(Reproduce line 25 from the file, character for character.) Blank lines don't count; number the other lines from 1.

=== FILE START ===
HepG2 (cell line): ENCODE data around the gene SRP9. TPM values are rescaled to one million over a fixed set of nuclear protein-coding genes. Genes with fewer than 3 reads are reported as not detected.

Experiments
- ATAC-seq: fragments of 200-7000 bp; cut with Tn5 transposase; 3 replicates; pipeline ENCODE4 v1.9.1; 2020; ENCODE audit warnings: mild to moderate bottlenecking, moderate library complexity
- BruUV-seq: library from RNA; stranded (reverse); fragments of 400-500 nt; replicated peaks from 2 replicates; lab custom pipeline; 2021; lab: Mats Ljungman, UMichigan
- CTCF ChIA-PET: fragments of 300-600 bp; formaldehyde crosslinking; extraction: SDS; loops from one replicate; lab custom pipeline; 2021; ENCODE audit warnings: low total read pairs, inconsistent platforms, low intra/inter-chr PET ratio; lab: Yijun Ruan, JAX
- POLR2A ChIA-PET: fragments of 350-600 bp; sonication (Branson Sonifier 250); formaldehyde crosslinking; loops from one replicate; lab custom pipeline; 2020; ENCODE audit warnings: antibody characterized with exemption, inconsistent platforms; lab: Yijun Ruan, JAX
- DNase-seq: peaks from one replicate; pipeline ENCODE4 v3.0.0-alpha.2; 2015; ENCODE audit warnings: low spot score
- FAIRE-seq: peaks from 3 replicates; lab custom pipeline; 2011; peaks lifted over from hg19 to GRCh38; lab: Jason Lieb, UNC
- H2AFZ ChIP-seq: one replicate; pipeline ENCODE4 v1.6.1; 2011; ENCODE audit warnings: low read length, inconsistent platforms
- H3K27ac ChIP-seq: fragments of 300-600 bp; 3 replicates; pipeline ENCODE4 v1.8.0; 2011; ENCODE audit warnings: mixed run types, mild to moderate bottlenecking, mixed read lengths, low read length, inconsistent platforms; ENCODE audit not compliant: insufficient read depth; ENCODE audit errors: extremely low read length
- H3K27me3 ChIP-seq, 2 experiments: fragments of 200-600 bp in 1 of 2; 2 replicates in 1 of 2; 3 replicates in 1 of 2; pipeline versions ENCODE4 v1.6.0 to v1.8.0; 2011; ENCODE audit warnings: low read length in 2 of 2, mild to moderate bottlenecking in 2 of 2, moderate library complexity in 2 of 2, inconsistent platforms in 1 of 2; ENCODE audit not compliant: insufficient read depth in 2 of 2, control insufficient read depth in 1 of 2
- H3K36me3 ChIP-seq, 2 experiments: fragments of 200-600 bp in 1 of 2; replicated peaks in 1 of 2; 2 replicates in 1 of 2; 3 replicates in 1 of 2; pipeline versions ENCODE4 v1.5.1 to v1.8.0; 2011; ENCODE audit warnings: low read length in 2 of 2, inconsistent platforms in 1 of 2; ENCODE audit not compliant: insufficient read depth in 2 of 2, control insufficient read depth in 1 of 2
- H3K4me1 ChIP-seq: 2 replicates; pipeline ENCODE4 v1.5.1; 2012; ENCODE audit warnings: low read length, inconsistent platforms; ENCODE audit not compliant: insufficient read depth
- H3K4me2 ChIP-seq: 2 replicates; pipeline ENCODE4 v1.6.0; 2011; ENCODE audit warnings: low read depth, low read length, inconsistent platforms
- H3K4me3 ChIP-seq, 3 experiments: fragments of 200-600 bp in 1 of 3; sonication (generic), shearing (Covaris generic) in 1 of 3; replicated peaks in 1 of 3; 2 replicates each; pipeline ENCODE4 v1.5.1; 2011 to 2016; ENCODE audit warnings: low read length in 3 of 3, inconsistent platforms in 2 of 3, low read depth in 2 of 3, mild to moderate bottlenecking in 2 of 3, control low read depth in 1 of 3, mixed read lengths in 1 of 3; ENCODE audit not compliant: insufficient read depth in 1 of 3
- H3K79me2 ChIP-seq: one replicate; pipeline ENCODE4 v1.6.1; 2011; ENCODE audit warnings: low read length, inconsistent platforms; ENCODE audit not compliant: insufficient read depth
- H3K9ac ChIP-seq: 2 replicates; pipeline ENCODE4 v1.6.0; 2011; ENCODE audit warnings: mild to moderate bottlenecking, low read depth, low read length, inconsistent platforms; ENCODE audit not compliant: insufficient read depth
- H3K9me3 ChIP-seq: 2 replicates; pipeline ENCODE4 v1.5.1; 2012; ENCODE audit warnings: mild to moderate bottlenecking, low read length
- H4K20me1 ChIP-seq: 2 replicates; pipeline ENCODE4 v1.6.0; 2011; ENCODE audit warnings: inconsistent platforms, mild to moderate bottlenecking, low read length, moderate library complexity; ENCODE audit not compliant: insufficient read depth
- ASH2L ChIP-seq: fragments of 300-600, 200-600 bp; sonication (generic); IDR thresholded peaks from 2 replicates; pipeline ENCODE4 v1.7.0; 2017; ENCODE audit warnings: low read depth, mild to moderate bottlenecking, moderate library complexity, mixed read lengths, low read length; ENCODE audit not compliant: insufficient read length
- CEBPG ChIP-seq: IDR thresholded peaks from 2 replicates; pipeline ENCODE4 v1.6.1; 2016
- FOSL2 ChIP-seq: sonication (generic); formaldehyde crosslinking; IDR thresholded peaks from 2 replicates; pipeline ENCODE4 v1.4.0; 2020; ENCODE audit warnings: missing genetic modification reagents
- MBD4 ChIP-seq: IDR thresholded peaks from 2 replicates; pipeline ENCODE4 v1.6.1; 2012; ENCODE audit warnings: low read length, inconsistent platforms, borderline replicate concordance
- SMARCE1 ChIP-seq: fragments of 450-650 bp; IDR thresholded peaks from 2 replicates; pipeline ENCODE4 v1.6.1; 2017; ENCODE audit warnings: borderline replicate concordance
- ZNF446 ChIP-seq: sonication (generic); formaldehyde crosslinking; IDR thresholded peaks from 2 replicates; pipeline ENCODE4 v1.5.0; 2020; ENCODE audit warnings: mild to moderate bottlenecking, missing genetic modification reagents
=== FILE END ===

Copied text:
- ZNF446 ChIP-seq: sonication (generic); formaldehyde crosslinking; IDR thresholded peaks from 2 replicates; pipeline ENCODE4 v1.5.0; 2020; ENCODE audit warnings: mild to moderate bottlenecking, missing genetic modification reagents